Cabell House c.1840 c.1919-1922 Built sometime before 1840, this boarding house stood west of the current Amtrak station (Union Station) between 9th and 10th streets west, about where The Flats@West Village student housing complex is now located at 852 W Main Street. Both the Cabell House and its adjacent ice house "built by F. A. Manoni" were torn down ca. 1919-1922. Merchant's Tire and Auto at 856 W. Main Street occupied the site until it was torn down c. 2014 to make way for The Flats.
(c. 1950's)
Patton House 1820's c. 1950 Patton House: 1850s house; Judge J. C. Brooks (son-in-law of John S. Patton) Home--Mary Fitch (widow of William D. Fitch) Home 1850s--John M Perry ownership 1820

1820s: Patton House boarded UVA Students; 1850s: Brick I-House, Paired Column Portico, Square Columns with Panels 3 Bay, Hipped Roof, Tripartite Window; 1850s: Brick Dormitory; 1907: 2 Story Brick, Tetrastyle Portico, Suspended Balcony with Chippendale Railings, Lunette in Tympanum, Fanlight, Flemish Bond, 6/6, 6/6/6, Triple Hung Sash, Blinds, 5 Bay, 2 Pile, Hipped Roof; survey data: Virginia Road Traces--Charlottesville's Historic Landmarks Study Surveys

Patton House--Brick I-House & Brick Dormitory--Brick I-House Razed--Dormitory Razed--2 Story Brick house which later became a bank.

creation: 1820s; alteration: 1850s; alteration: 1953; alteration: 1989; alteration: 1907

Dolly Madison Inn c.1850 c.1970 1204 W Main St, Charlottesville. House. Built circa 1850; alteration: circa 1920; razed: circa 1970. Dolley Todd Madison (née Payne; May 20, 1768 – July 12, 1849) was the wife of James Madison, the fourth president of the United States from 1809 to 1817. The Thomas Jefferson Chapter Sons of the American Revolution was organized on Saturday afternoon at 4:00 o'clock, February 4, 1939 at the Dolly Madison Inn.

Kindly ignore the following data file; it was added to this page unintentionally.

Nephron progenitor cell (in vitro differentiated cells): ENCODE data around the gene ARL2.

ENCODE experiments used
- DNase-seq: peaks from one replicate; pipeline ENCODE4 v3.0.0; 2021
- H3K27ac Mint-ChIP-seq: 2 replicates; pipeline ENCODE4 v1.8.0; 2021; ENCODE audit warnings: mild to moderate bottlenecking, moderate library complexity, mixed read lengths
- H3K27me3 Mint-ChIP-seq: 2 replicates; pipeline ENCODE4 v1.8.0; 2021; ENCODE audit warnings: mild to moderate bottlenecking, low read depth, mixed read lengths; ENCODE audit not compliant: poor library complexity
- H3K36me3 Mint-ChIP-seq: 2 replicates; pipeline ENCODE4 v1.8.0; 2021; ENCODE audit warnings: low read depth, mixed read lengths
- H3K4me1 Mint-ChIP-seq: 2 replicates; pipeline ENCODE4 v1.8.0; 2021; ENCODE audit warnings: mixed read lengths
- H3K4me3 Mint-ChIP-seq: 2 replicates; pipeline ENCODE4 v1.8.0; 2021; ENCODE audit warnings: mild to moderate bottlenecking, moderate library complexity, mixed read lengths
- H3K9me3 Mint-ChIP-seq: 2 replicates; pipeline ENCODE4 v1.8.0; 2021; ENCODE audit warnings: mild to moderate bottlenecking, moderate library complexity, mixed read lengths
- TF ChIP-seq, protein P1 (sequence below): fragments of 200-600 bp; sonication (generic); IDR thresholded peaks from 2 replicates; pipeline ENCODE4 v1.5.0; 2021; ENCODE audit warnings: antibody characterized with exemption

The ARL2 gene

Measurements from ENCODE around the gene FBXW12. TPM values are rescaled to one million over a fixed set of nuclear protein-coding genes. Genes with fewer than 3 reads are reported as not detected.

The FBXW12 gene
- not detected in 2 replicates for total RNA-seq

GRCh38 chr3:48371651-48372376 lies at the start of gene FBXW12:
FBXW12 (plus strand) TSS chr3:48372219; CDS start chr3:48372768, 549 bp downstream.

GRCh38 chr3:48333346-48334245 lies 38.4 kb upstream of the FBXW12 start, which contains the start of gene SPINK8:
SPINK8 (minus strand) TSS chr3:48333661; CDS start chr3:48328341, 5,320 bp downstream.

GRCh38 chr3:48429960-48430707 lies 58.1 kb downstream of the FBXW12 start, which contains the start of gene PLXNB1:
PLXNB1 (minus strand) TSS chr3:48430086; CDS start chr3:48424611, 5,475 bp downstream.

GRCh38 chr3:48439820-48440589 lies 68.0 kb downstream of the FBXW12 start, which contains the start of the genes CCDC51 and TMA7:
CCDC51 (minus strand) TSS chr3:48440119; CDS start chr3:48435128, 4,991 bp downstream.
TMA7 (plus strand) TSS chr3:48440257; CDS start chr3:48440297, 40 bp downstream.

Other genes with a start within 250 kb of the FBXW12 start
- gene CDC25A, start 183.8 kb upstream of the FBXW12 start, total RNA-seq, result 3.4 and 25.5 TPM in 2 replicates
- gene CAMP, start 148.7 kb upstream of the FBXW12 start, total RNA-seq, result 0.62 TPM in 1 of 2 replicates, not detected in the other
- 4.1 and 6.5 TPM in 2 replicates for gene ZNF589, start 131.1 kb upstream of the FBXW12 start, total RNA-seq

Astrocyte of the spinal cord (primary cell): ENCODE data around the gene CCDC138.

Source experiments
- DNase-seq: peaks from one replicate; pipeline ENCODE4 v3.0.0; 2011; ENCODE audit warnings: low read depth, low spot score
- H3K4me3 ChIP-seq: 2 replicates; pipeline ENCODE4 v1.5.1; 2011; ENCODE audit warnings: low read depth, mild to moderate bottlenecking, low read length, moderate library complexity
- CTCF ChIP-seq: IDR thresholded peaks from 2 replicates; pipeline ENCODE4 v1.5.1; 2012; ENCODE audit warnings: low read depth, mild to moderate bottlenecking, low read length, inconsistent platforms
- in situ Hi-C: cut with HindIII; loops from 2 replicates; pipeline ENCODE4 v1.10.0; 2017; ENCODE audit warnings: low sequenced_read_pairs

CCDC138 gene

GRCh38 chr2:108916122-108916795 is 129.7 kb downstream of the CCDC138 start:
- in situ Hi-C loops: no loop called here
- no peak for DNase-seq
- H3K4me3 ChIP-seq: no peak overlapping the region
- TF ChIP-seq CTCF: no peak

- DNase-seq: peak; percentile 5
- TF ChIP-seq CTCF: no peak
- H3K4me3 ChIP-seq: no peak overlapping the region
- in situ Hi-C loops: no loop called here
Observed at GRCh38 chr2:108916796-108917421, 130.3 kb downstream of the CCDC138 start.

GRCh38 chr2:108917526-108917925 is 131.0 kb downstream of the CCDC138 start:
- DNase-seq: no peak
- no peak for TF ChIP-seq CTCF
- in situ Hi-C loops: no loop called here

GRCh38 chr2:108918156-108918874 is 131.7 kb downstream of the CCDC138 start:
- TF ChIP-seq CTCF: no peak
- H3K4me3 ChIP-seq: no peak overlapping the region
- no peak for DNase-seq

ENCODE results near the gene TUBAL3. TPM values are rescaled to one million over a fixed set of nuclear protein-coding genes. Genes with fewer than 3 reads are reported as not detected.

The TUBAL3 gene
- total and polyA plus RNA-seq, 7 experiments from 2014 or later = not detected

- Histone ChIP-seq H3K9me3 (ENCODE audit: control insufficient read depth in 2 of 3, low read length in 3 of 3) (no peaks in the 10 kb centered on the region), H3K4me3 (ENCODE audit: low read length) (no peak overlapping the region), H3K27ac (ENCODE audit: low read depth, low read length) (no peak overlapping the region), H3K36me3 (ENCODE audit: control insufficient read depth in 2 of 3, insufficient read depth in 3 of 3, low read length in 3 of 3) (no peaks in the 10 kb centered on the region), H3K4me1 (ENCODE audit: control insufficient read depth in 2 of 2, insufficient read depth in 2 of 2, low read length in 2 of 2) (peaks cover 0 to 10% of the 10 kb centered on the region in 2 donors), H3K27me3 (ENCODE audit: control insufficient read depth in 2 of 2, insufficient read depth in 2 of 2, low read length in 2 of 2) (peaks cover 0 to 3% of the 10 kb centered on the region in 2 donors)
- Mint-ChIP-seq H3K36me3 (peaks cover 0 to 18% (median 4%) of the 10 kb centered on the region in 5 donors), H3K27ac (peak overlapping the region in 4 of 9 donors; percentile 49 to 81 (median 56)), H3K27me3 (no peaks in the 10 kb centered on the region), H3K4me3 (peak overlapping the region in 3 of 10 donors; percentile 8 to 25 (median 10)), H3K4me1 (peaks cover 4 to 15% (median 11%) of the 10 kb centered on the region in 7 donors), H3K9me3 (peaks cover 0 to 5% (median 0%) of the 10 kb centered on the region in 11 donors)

Image Name Date built Date demolished Comments
Vinegar Hill--Random Row--Smiths Row--Williams Row early 1800s 1964 Vinegar Hill (once called Random Row). Photograph of house in the Vinegar Hill neighborhood prior to demolition. Houses, Stores, Churches razed for Urban Development.
(c. 1918)
McKee Row--McKee Block--McKee's block early 1800s 1918 The single-block of connected buildings stood between Jefferson Street and High Street, 4th St., N.E. and McKee Street (adjacent to the Albemarle County Court Building). Demolished to create a public park (Court Square Park)
Southall-Venable House 1918 Located on Market Street between 1st, Jefferson and 2nd. Valentine Wood Southall, original owner; Charles Scott Venable. Purchased by Paul Goodloe McIntire, a commodities trader and philanthropist, in 1917; razed in 1918 to make room for a public park (Market Street Park). Some of the original plantings were incorporated into the park landscape.
Norris House.JPG
Norris House 1850 1990-1991 Norris House, (Joseph Norris, owner), Charlottesville, ca. 1850; 1953 razed for Monticello Hotel (500 Court Square) parking area 1990-1991
Gale Hill.JPG